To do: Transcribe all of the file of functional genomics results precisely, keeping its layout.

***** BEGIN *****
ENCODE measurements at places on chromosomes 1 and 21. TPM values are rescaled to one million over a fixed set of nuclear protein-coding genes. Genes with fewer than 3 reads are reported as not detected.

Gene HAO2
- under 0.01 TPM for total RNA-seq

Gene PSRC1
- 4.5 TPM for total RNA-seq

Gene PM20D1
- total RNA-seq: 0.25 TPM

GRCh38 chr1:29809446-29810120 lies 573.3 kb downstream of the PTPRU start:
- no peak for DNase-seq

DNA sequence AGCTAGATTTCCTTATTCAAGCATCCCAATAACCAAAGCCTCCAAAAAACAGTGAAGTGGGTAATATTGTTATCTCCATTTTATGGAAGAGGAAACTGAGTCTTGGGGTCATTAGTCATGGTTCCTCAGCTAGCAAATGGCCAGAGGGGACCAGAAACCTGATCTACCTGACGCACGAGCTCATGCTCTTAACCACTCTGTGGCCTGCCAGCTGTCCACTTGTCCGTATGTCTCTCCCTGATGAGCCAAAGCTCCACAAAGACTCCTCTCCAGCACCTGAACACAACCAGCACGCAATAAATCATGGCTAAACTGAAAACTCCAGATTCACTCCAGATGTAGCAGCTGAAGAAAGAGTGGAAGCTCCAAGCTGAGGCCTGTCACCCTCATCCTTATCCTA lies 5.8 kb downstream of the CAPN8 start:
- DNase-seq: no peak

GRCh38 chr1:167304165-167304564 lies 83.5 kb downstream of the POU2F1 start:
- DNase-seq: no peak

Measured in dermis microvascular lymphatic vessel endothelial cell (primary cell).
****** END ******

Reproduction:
ENCODE measurements at places on chromosomes 1 and 21. TPM values are rescaled to one million over a fixed set of nuclear protein-coding genes. Genes with fewer than 3 reads are reported as not detected.

Gene HAO2
- under 0.01 TPM for total RNA-seq

Gene PSRC1
- 4.5 TPM for total RNA-seq

Gene PM20D1
- total RNA-seq: 0.25 TPM

GRCh38 chr1:29809446-29810120 lies 573.3 kb downstream of the PTPRU start:
- no peak for DNase-seq

DNA sequence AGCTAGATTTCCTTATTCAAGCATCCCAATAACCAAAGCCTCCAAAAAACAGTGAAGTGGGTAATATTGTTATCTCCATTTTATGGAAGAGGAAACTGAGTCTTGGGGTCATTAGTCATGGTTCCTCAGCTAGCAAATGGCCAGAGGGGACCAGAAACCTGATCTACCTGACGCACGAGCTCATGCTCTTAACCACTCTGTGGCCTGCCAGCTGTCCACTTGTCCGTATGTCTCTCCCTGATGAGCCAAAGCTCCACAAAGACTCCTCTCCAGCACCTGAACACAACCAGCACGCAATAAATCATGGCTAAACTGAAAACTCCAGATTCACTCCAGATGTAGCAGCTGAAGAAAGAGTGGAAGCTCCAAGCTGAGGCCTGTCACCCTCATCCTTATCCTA lies 5.8 kb downstream of the CAPN8 start:
- DNase-seq: no peak

GRCh38 chr1:167304165-167304564 lies 83.5 kb downstream of the POU2F1 start:
- DNase-seq: no peak

Measured in dermis microvascular lymphatic vessel endothelial cell (primary cell).